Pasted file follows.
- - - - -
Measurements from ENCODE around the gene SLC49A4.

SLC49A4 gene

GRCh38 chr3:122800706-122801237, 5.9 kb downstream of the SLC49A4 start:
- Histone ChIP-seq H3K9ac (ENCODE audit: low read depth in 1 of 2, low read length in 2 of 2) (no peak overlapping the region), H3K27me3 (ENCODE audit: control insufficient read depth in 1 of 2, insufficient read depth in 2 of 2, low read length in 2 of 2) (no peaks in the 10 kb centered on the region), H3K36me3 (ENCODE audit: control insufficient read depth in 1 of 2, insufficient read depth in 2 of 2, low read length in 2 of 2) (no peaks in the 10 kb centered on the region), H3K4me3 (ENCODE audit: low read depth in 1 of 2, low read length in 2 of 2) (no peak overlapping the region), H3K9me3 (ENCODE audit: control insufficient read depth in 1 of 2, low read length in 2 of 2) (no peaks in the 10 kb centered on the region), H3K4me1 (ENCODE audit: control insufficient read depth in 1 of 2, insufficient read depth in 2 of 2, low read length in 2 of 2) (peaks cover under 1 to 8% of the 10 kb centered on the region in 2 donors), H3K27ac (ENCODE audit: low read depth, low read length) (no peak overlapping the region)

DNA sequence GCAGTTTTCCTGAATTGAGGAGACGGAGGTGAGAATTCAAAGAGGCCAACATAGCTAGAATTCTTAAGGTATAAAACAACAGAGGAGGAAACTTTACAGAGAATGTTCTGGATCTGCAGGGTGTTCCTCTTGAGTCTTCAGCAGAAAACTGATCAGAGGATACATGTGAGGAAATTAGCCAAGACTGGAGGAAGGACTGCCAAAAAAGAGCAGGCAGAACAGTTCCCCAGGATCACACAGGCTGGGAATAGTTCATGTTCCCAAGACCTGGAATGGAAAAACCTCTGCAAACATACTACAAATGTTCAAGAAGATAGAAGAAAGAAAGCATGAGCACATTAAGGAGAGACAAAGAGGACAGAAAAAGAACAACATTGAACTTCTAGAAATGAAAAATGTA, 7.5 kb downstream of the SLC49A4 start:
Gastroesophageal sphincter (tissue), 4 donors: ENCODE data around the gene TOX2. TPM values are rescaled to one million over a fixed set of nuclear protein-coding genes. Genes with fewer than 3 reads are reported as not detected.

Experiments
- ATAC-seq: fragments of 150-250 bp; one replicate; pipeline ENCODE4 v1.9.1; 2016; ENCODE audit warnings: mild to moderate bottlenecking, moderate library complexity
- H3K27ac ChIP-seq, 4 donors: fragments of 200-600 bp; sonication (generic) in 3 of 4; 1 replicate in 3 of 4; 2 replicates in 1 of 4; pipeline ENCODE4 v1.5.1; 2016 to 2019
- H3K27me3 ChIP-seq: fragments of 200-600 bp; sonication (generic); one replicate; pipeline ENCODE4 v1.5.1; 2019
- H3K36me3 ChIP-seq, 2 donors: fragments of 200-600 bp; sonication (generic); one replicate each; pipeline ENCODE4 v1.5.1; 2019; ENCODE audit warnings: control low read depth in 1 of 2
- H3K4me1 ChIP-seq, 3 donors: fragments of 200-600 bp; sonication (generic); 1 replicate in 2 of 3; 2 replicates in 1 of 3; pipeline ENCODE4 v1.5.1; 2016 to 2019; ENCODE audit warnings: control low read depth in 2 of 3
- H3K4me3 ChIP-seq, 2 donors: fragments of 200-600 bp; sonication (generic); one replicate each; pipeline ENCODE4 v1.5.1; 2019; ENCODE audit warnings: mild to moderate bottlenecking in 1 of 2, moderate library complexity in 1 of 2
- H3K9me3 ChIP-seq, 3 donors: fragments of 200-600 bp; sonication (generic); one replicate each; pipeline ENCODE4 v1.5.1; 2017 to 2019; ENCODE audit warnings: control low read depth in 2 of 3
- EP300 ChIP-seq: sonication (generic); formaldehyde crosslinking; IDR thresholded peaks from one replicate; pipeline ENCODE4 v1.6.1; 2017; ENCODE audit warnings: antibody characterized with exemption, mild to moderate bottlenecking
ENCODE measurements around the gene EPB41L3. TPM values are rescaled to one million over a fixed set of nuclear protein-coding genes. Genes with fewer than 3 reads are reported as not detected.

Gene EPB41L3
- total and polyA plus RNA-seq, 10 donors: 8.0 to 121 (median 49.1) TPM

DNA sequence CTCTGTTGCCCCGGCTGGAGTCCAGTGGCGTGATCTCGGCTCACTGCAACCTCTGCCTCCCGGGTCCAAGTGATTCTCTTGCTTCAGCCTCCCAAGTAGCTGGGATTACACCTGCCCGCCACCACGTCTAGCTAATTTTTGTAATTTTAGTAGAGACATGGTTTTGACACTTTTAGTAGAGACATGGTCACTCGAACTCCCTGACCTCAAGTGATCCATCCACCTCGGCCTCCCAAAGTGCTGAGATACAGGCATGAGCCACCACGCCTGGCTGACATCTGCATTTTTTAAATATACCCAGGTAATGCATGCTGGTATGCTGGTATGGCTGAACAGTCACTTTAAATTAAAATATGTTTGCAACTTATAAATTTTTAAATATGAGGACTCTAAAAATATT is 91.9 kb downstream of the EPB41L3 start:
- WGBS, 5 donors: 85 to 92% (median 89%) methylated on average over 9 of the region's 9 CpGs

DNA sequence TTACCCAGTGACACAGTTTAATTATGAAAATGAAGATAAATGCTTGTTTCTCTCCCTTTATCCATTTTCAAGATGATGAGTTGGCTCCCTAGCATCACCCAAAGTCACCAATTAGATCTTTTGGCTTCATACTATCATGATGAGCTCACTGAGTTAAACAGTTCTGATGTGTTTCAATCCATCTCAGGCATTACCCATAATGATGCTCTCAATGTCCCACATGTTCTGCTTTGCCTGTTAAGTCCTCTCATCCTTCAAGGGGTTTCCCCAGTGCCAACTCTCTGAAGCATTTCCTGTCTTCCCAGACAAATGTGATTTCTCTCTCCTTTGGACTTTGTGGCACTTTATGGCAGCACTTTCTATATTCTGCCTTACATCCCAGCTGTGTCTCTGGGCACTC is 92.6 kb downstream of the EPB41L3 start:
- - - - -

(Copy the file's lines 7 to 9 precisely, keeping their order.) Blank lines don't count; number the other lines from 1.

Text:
Experiments
- ATAC-seq: fragments of 150-250 bp; one replicate; pipeline ENCODE4 v1.9.1; 2016; ENCODE audit warnings: mild to moderate bottlenecking, moderate library complexity
- H3K27ac ChIP-seq, 4 donors: fragments of 200-600 bp; sonication (generic) in 3 of 4; 1 replicate in 3 of 4; 2 replicates in 1 of 4; pipeline ENCODE4 v1.5.1; 2016 to 2019